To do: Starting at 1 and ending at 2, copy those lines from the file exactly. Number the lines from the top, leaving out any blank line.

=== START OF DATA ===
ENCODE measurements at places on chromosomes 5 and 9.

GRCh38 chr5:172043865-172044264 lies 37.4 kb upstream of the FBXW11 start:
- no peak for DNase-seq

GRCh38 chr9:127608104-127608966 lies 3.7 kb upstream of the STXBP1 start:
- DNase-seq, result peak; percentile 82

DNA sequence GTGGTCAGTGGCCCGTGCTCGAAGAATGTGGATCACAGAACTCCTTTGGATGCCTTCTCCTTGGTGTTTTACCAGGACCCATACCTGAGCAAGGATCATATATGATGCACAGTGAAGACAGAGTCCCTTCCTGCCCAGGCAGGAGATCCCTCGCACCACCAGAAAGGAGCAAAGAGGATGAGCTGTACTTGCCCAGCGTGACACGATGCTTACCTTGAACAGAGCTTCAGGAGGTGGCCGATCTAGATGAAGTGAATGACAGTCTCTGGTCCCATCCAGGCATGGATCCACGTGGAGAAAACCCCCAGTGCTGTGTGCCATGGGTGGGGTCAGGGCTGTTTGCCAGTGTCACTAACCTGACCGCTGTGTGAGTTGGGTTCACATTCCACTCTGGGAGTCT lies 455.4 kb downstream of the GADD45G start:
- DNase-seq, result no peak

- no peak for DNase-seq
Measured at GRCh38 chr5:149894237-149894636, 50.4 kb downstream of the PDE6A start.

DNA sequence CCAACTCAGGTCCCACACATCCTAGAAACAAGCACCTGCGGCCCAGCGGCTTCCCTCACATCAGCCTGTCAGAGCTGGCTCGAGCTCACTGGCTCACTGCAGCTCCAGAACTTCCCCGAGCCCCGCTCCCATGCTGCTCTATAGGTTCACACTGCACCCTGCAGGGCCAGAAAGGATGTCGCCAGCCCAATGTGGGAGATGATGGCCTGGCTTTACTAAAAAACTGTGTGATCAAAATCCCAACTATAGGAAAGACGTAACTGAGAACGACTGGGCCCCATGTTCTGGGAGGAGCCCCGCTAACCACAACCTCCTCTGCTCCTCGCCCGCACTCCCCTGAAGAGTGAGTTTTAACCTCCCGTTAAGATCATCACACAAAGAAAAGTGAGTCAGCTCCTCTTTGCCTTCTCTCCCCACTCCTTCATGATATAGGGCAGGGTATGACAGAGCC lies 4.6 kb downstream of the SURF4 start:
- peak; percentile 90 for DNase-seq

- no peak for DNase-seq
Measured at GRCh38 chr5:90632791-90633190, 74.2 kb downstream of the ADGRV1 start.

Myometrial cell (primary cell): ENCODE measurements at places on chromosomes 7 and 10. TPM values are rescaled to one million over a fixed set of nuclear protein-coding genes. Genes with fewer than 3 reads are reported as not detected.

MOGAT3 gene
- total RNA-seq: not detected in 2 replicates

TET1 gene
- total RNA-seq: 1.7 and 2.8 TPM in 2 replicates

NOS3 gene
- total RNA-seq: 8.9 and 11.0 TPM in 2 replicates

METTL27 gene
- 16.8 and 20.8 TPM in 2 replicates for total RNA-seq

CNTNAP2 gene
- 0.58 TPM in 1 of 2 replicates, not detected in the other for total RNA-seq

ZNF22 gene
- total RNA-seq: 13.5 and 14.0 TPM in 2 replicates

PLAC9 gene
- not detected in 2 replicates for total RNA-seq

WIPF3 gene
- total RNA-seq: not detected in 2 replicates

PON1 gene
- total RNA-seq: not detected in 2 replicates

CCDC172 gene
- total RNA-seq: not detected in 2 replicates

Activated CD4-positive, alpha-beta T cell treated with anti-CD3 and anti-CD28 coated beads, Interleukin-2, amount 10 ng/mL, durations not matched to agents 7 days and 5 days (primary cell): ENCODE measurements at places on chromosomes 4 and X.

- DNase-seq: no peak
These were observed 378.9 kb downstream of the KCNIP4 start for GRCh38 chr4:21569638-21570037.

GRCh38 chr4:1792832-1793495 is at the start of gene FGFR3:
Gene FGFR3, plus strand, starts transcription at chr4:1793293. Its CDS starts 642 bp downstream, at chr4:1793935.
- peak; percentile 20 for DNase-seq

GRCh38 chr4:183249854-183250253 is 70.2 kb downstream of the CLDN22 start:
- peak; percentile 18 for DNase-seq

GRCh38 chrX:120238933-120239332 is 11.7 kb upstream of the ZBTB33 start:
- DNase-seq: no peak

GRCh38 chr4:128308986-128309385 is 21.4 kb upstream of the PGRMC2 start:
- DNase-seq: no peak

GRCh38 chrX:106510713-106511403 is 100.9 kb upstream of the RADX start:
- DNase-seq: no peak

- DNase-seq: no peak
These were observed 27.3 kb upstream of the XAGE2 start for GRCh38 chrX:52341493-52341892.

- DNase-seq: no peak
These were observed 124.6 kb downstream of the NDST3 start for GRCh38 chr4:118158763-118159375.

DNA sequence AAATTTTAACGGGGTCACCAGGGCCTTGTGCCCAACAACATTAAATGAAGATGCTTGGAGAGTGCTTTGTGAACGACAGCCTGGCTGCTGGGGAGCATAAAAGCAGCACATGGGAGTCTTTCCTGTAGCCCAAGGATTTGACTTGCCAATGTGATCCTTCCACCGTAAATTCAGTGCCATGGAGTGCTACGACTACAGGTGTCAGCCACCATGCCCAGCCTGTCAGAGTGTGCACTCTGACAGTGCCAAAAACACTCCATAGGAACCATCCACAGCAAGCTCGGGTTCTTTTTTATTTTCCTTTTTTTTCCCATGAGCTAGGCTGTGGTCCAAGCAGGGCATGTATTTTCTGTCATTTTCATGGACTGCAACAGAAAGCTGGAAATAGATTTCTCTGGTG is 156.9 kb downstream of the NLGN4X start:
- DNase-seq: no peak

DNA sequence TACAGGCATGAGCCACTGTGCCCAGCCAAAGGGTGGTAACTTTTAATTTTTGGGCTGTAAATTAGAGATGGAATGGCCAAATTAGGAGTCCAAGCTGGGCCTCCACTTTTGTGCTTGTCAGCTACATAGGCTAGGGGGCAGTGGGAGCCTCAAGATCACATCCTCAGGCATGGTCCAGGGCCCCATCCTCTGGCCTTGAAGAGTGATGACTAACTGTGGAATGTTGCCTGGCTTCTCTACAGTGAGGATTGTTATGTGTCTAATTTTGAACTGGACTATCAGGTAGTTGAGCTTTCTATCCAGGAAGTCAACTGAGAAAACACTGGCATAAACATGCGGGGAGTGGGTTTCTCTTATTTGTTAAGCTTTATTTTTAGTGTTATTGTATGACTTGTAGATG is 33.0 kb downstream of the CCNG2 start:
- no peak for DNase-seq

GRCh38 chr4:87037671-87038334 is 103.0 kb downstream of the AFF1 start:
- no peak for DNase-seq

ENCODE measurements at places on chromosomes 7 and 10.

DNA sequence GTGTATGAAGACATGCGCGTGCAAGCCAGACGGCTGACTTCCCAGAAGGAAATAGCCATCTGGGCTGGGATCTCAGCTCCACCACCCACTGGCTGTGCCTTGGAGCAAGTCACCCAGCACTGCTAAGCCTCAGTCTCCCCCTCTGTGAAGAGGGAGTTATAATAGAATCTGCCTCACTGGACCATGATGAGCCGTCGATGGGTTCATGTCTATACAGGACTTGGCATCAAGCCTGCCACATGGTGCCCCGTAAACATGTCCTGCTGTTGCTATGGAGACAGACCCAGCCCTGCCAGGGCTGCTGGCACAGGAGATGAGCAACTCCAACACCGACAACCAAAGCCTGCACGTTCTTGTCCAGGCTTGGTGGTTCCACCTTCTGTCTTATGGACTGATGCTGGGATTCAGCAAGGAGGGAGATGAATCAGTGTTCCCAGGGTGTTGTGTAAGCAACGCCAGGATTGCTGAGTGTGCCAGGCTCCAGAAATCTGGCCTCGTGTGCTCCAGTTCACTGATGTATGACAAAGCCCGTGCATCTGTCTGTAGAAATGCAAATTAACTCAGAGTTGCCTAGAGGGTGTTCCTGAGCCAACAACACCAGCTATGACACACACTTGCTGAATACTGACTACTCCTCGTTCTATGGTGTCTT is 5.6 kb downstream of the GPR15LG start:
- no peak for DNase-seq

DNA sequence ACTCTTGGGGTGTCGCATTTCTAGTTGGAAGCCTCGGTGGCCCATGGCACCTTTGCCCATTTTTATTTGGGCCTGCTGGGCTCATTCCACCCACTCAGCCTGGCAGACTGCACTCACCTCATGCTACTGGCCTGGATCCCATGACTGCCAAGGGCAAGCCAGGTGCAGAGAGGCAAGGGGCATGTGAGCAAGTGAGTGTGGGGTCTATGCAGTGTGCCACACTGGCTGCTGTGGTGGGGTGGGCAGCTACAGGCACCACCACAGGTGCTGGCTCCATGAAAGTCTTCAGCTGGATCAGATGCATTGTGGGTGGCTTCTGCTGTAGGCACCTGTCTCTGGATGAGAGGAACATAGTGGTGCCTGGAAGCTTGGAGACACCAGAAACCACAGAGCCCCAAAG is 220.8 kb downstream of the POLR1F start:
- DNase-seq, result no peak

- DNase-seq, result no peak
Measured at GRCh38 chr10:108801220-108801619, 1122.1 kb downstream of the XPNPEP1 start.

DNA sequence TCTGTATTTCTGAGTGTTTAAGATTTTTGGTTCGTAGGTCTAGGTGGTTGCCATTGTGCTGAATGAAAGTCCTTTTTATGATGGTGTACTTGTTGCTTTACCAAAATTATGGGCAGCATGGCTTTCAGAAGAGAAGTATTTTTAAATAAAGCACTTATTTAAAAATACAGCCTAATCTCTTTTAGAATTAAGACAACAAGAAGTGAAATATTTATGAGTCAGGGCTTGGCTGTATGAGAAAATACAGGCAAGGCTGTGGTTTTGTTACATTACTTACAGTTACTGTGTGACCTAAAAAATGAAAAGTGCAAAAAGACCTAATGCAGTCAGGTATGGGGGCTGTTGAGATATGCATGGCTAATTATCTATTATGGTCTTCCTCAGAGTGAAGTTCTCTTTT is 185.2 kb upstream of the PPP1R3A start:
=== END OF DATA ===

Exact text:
ENCODE measurements at places on chromosomes 5 and 9.

GRCh38 chr5:172043865-172044264 lies 37.4 kb upstream of the FBXW11 start: